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Affairs of State by Burton E. Stevenson

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Again a knock interrupted him.

"Come in!" he called, recklessly.

The door opened and Archibald Rushford entered. He closed the door
carefully behind him and advanced to the middle of the room.

Vernon started forward.

"Why, how are you, Mr. Rushford?" he began, with outstretched hand. "I'm
very glad to see you."

"Oh, you are?" inquired the American, keeping his own hands firmly
behind his back. "I suppose _you're_ glad to see me, too?" he added,
turning to the Prince.

"I know of no reason why I should avoid you," returned the Prince,
proudly.

"Perhaps not," assented Rushford, drily. "The standards of gentlemanly
conduct seem to be different in the Old World and in the New. I'm glad,
however, that I've caught you two together. I suppose that little farce
of pretended illness was played only for the benefit of outsiders!"

"I assure you, Mr. Rushford," began Vernon quickly, but the American
stopped him with a gesture.

"I don't care to hear," he said. "I care nothing for your two-by-four
conspiracies and intrigues. But, I repeat, I'm glad I caught both of you
together. It enables me to tell, in the same breath, what I think of
both of you, and I am very anxious to tell you, fully and completely,
for I suppose you have been surrounded all your lives by toadies who
were afraid to tell you the truth about yourselves, or who were so like
you that they couldn't see the truth--products of the same code of
morals--a code truly European! In a word, then, I think you are both
blackguards--blackguards of the most nasty and contemptible kind--the
kind that preys upon women! I may add that you have deeply shaken my
faith in human nature, for, to look at you, one would mistake you for
gentlemen!"

The words were uttered quietly, evenly, deliberately; each one given its
full value. There was a certain dignity in Rushford's aspect which made
interruption impossible; but neither man offered to interrupt. The
Prince was biting his lips desperately; Vernon turned red and white and
red again in evident amazement.

"And having said this," concluded the American, "as emphatically as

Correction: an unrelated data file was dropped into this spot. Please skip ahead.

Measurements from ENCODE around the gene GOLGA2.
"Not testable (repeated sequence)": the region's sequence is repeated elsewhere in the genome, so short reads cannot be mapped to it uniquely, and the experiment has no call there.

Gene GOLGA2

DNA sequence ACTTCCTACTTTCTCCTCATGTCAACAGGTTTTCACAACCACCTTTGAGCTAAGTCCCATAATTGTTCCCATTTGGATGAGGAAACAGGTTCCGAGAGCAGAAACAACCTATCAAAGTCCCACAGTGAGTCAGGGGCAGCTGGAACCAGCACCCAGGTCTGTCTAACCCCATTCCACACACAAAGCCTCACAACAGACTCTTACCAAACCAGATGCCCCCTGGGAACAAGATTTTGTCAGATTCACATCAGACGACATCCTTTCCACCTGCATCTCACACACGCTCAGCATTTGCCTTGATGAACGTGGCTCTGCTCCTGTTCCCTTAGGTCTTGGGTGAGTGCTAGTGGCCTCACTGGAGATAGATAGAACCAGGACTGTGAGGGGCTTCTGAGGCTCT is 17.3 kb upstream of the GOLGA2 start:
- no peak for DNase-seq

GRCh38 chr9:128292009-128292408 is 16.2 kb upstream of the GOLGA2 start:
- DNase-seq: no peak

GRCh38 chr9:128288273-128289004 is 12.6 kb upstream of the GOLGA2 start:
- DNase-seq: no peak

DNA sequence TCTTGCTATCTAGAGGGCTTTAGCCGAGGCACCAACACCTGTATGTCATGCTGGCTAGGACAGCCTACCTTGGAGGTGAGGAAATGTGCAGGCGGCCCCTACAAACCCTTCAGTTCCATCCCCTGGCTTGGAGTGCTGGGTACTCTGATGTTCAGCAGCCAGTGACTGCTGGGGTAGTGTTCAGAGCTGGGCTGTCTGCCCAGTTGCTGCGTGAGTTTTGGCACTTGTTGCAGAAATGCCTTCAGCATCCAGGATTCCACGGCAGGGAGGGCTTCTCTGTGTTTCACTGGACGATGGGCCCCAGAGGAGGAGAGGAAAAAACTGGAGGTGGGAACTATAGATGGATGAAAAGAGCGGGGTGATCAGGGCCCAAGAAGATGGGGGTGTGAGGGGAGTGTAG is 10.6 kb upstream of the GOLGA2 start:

possible, I will very gladly leave you to yourselves."

"Oh, no, you won't!" cried Vernon, fiercely, in a voice hoarse with
emotion. "I, at least, demand an explanation."

"An explanation?" and Rushford laughed, a little mocking laugh. "Can't
your conscience give you an explanation? Or is it too deadened to do
that?"

"No!" said Vernon, boldly. "My conscience gives me no explanation, which
would in any degree warrant the words you have used to me, and which I
am sure you will some day regret. It is true that my conduct here has
not been wholly straightforward; but it is Prince Frederick I have
wronged and not you in any degree. Your daughter--to whom, I presume,
you referred--knew all--"

"All?" repeated Rushford, with irony.

"Perhaps not all, but I had intended waiting upon you this afternoon and
explaining to you--"

"Oh! So you thought I was entitled to an explanation! Yes, my lord, it
seems to me that your actions will require a great deal of
explaining--more, certainly, than I have the patience to listen to. So I
pray you will spare me. I don't know anything in God's wide world more
contemptible than a married man who poses as single!"

"Married!" shrieked his lordship. "Poses! Oh!"

The door opened and Pelletan's head appeared.

"I knocked," he explained, obsequiously, "once--twice--and when none
answered, Mees Rushford insiste'--"

"Miss Rushford!" cried Vernon.

"Yes, monsieur, Mees Rushford," and Pelletan stepped to one side,
disclosing Sue.

CHAPTER XX

The Dowager's Bombshell

She came no farther than the threshold and looked only at her father,
though her eyes were shining with the consciousness of some one else's
presence in the room--some one whom she had not in the least expected to
find there.

"Come, dad," she said. "Don't waste your time here. They're not worth
it," and she held out her hand to him.

But Vernon flung himself between them.

"He shall not go," he cried, "until he has heard me. It is all a
mistake--I see now where this detestable adventure in diplomacy has led
me. My dear sir, if I were what you think me, I should deserve every
word you have uttered to me--and more. But I am not married--I have
never been married--I had hoped--"

"Wait a minute," interrupted Rushford. "Don't go too fast. Come here,
Susie, and help me to understand."

Could Sue, as she came forward, have seen the gaze which Prince
Frederick bent upon her, her heart might have relented a little toward
him; but she did not see--she had eyes only for her father.

"Now go ahead," said he, when he had his arm safely around her, "and be
careful, sir," he added. "We want the truth, the whole truth, and
nothing but the truth."

"That is what you shall have," said Vernon, and passed his hand across
his forehead.

"It occurs to me," put in Collins, icily, "that the story is not wholly
yours to tell."

"It isn't?" cried Vernon, turning upon him fiercely. "I suppose I'm to